In implementing the reorganisation we must be conscious of the personal impact these changes will have on the lives and future careers of individual members of the Defence Forces. To that end and contrary to much media speculation, there is no question of mandatorily requiring all the personnel serving in units changing location to move with their unit. The Minister for Defence would like to allay concerns in that regard.
The implementation plan, which has been designed by the high level implementation group, is designed to limit as far as possible the dislocation of personnel. The reorganisation also generally maintains existing serving staff numbers in all the existing locations. In so far as is practicable, serving members in the Defence Forces whose units are being moved or disbanded will have the opportunity either to move with their unit or to take up new appointments within or close to their existing locations as part of the reassignment process. That said, it is inevitable that some personnel will have to change location or will be mandatorily relocated to fill out the appointments in the new organisation. This is part and parcel of the employment conditions of members of the Defence Forces.
It is not possible at this stage in the process to state how many personnel will be transferred across the Defence Forces on the basis of the current reorganisation. The specific requirements in this regard will only become apparent as the implementation process proceeds and personnel indicate their particular preferences as to whether to move location or take up alternative appointments in their existing locations. Obviously, this also applies to the transfer of the McKee Barracks staff and the choices they make on transfer or taking up alternative appointments in McKee Barracks.
All personnel in the Defence Forces have been extensively briefed on the reorganisation proposals. They will receive further briefings and information on the many options available to them as the implementation stage progresses. As there are extensive vacancies in the organisation, many serving personnel will also benefit by moving to new roles and promotional opportunities to fill vacancies in the organisation. The detailed administrative order setting out the implementation plan, which has been the subject of extensive consultation with the representative associations, has now been finalised and issued to formation commanders and made available to all members of the Defence Forces.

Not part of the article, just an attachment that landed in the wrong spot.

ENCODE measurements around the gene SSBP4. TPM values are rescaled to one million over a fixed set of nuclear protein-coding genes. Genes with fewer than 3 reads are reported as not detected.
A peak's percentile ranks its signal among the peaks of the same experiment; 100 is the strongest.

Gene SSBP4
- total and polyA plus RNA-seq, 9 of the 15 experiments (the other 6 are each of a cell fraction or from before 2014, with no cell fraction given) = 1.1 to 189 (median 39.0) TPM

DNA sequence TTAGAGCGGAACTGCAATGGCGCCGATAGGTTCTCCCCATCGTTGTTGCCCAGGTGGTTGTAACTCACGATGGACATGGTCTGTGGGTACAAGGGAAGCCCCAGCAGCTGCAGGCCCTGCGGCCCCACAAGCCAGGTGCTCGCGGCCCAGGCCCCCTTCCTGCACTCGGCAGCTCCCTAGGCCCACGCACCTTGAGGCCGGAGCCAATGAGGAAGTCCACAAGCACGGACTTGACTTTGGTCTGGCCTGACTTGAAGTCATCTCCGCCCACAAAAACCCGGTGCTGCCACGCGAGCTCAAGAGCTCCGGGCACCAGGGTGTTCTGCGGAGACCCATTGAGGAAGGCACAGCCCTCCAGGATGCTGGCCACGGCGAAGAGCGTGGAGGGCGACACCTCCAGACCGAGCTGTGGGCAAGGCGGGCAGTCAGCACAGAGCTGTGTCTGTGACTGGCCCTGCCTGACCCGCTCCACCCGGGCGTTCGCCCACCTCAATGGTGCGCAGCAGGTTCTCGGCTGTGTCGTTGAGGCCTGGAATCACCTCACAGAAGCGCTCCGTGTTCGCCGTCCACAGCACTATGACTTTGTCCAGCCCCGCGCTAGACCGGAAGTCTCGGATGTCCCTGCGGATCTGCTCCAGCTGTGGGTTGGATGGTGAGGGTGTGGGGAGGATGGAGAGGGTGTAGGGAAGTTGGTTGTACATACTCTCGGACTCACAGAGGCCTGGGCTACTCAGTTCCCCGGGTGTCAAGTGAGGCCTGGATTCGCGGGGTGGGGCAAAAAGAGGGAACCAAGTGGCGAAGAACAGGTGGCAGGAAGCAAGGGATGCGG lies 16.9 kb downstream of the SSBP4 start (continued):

This current radical reorganisation of the Defence Forces depends for its success on two elements. First is the continued proactive engagement and leadership of civil and military management in the Department of Defence in modernising and restructuring the organisation to meet the new security challenges of today. Second is the robust, positive and constructive engagement of the representative associations, on behalf of their members, under the provisions of the Croke Park agreement.
I have only two paragraphs to go and I think it is important.
The country is facing serious challenges in managing our current economic and fiscal situation. In line with the situation in most EU member states, the Department of Defence faces cuts that must be managed in a manner which ensures we continue to maintain the capacity and capability of our armed forces to meet the requirements set by Government.
Additional information not given on the floor of the House
The current reorganisation being led by senior military and civil management in the Department is designed to ensure we do that. The Government also recognises the very demanding requirements we are placing on members of the Defence Forces and welcomes their positive engagement in the reorganisation process. It is planned that the reorganisation will be largely completed by the end of November 2012 in line with the ambitious deadlines set by the Minister.